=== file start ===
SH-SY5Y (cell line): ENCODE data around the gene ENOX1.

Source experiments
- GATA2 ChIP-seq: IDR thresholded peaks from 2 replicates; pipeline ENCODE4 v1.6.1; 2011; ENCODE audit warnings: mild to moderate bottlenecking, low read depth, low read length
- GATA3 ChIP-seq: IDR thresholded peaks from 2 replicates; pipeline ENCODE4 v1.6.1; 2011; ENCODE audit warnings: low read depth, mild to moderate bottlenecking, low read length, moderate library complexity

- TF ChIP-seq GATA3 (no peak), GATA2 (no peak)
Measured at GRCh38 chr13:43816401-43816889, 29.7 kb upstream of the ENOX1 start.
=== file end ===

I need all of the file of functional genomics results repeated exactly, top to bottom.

SH-SY5Y (cell line): ENCODE data around the gene ENOX1.

Source experiments
- GATA2 ChIP-seq: IDR thresholded peaks from 2 replicates; pipeline ENCODE4 v1.6.1; 2011; ENCODE audit warnings: mild to moderate bottlenecking, low read depth, low read length
- GATA3 ChIP-seq: IDR thresholded peaks from 2 replicates; pipeline ENCODE4 v1.6.1; 2011; ENCODE audit warnings: low read depth, mild to moderate bottlenecking, low read length, moderate library complexity

- TF ChIP-seq GATA3 (no peak), GATA2 (no peak)
Measured at GRCh38 chr13:43816401-43816889, 29.7 kb upstream of the ENOX1 start.